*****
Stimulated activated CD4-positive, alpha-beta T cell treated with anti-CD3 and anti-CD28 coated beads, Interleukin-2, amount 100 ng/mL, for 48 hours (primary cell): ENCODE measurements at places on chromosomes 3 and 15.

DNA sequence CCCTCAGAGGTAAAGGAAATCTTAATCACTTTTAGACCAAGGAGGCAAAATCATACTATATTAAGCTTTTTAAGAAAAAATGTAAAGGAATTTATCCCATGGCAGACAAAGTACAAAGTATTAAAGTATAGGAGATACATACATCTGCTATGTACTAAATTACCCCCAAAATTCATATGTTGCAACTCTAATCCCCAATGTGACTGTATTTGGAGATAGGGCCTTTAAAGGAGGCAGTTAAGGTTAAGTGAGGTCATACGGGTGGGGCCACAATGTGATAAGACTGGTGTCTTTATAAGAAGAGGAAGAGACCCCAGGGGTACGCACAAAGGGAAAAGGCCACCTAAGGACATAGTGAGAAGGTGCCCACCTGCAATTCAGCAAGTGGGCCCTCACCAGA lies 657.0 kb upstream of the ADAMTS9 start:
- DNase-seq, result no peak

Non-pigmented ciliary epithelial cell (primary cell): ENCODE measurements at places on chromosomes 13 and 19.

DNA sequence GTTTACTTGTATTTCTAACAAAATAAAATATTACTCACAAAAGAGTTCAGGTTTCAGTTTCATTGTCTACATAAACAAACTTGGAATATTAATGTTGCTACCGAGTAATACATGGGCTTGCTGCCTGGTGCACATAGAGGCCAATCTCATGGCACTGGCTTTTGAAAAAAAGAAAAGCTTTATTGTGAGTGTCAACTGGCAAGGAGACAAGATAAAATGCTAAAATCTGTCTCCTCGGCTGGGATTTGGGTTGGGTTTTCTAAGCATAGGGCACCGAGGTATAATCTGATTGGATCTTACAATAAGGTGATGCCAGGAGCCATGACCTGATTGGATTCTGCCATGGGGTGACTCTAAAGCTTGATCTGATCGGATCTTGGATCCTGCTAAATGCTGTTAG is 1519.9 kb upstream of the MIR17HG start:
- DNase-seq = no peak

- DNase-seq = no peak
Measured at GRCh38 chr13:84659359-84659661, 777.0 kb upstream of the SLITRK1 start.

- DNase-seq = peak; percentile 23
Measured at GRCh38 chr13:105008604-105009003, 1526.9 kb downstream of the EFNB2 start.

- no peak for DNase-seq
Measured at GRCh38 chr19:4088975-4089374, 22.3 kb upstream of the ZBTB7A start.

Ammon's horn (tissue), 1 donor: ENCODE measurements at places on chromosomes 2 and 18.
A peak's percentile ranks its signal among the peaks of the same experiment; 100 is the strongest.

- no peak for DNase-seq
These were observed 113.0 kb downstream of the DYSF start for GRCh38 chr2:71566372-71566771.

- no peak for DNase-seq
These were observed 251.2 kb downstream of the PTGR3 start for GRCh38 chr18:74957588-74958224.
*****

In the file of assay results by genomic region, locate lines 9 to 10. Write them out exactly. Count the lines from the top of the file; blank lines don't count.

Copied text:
- DNase-seq = peak; percentile 23
Measured at GRCh38 chr13:105008604-105009003, 1526.9 kb downstream of the EFNB2 start.